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We seldom think about the critical role of these mediating institutions and thus their decline has gone largely unnoticed. What we are noticing is the increasingly weird characters who survive the vetting process to land on the evening news. Social capital institutions of almost every size and description are shriveling under the heat of our busier, freer lives. Fewer of us are participating in voluntary institutions at every level of the culture. Those institutions are then exercising diminishing influence over the political process.

This gap has been filled by two elites, of a sort, whose influence was once blunted by social capital: the money-rich and the time-rich. The majority of the money contributed to both party’s Presidential campaigns in 2012 came from 0.07 percent of the donors, a total of about 2000 people. The Koch brothers alone spent $400m on politics in the 2012 cycle. One major donor was enough to propel Newt Gingrich through an entire Presidential primary challenge.

Money buys more than it used to, but the financial rich do have rivals for power. Those with more time than they know what to do with are finding a wide open environment in which to play.

As the pace of life and the pressures to succeed grow exponentially, many who in a different time might have been the backbone of community organizations remain uninvolved, or badly under-involved. In this climate, the pool of citizens with the time required for real political involvement excludes the majority of the culture’s most sober, solid folks. Odd characters are flourishing in an environment from which ordinary people have largely fled. The bricks are weakening and the wall is growing brittle.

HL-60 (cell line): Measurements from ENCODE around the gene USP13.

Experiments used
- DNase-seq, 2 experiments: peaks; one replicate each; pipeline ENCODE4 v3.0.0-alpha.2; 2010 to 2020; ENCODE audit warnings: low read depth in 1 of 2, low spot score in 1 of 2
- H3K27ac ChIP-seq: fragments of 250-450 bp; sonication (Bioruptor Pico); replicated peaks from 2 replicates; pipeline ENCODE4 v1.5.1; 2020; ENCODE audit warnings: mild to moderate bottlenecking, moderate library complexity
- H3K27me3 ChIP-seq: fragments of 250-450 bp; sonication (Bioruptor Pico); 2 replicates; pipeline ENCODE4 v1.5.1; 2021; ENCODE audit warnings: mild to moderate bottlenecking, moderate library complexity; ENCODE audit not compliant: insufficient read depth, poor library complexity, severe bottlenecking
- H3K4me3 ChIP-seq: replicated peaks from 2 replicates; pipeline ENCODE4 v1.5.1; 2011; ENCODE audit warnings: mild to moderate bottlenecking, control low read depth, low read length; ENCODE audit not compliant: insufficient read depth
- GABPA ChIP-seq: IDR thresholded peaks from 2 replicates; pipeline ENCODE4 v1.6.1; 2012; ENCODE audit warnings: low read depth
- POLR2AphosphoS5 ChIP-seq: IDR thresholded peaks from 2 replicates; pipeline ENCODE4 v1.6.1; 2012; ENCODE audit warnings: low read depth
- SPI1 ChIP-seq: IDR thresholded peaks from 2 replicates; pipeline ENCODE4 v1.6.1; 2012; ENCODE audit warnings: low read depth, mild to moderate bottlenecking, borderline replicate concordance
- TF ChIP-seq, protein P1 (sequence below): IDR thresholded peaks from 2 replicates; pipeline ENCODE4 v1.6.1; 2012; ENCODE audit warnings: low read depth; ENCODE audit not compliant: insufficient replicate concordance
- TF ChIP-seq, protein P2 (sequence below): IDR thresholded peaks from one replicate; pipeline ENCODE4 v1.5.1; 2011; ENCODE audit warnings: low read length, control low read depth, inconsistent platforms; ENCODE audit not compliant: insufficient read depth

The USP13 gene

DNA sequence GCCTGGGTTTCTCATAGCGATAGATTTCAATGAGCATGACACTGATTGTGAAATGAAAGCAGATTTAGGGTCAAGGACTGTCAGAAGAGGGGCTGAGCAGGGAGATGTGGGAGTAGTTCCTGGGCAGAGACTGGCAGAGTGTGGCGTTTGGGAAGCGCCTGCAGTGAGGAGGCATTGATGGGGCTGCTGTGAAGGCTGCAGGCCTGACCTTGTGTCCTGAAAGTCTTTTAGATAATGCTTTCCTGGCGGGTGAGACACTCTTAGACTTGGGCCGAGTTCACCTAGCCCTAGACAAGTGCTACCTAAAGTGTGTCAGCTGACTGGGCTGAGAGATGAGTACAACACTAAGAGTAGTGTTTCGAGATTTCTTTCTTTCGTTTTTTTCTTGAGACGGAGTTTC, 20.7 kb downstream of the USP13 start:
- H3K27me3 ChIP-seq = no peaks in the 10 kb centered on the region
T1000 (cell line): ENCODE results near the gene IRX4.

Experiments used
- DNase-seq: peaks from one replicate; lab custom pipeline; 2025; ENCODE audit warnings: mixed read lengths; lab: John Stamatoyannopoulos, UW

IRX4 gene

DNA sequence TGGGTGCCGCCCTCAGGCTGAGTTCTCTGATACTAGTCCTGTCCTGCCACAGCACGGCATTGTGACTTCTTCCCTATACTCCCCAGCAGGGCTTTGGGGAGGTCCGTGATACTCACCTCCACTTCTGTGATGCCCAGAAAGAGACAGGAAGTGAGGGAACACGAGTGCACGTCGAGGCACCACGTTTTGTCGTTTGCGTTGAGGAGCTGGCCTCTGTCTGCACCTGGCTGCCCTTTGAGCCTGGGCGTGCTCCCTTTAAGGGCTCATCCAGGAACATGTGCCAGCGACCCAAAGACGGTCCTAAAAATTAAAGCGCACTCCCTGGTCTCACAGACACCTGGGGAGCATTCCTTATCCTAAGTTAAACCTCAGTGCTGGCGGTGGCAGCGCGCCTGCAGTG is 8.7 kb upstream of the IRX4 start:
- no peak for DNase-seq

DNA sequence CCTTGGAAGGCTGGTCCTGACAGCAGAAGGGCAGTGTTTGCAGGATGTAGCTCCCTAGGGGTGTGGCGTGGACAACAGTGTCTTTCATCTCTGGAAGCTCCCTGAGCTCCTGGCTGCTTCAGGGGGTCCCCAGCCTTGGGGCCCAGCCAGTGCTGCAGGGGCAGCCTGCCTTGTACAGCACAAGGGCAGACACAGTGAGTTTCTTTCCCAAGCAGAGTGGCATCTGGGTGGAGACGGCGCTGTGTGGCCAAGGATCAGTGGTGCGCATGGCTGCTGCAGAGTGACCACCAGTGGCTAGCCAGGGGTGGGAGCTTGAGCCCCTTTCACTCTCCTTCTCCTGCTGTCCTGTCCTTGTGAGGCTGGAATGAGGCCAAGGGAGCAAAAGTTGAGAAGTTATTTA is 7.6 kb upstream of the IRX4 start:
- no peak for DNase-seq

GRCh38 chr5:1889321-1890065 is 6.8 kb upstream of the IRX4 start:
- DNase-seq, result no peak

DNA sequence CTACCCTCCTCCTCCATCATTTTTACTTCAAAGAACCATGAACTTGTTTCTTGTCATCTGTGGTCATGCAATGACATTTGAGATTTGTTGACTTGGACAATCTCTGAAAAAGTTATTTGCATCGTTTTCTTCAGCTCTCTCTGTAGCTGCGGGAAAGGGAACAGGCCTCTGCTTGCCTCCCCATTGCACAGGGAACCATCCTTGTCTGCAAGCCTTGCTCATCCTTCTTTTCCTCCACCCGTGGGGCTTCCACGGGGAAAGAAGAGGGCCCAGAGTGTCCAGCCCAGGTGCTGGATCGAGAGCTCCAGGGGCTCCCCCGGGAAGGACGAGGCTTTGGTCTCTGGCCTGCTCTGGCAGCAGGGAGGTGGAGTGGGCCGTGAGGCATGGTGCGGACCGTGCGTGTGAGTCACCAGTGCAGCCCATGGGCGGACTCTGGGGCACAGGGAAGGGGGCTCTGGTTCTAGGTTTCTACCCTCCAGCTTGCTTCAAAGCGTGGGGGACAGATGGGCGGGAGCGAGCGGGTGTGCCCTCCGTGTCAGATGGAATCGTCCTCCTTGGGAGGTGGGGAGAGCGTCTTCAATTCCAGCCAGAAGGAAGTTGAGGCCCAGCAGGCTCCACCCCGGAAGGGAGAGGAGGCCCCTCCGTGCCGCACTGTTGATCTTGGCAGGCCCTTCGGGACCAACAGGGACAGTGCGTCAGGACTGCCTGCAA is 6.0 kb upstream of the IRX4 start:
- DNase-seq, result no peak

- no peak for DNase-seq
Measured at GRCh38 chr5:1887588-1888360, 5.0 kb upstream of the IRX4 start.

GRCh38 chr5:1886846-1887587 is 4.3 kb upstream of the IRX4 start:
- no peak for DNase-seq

The decline of voluntary public institutions has increased the power of the rich and the weird, leading to political behavior which is increasingly self-interested when it isn’t patently bizarre. Ordinary people feel unrepresented because they have lost most of their influence in the pursuit of their private goals. Their government has been bent to suit the needs of the few remaining characters who can afford direct participation, through an extreme surplus of money or time.

Often overlooked in this picture are the responsible politicians driven by passion to serve their communities. Squeezed between moneyed interests and surprisingly well-organized wingnuts, the daily pressure takes a toll. With little to gain from pragmatism or public interest, sometimes the best they can hope to accomplish is a smooth transition into a lobbying career.

We will find a solution to this challenge. We always do. In particular, social media and new communication channels offer promise that may ripen soon. Perhaps the best we can do for now is to at least recognize what we are experiencing. A more dynamic world may require a less ambitious government, smaller, more responsive, and likely less powerful. How we get there without demolishing the load-bearing walls of our democracy is perhaps the challenge of our time.


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Chris Ladd

Chris Ladd is a Texan who is now living in the Chicago area.  He is the founder of Building a Better GOP and has served for several years as a Republican Precinct Committeeman in DuPage County, IL, and was active in state and local Republican campaigns in Texas for many years.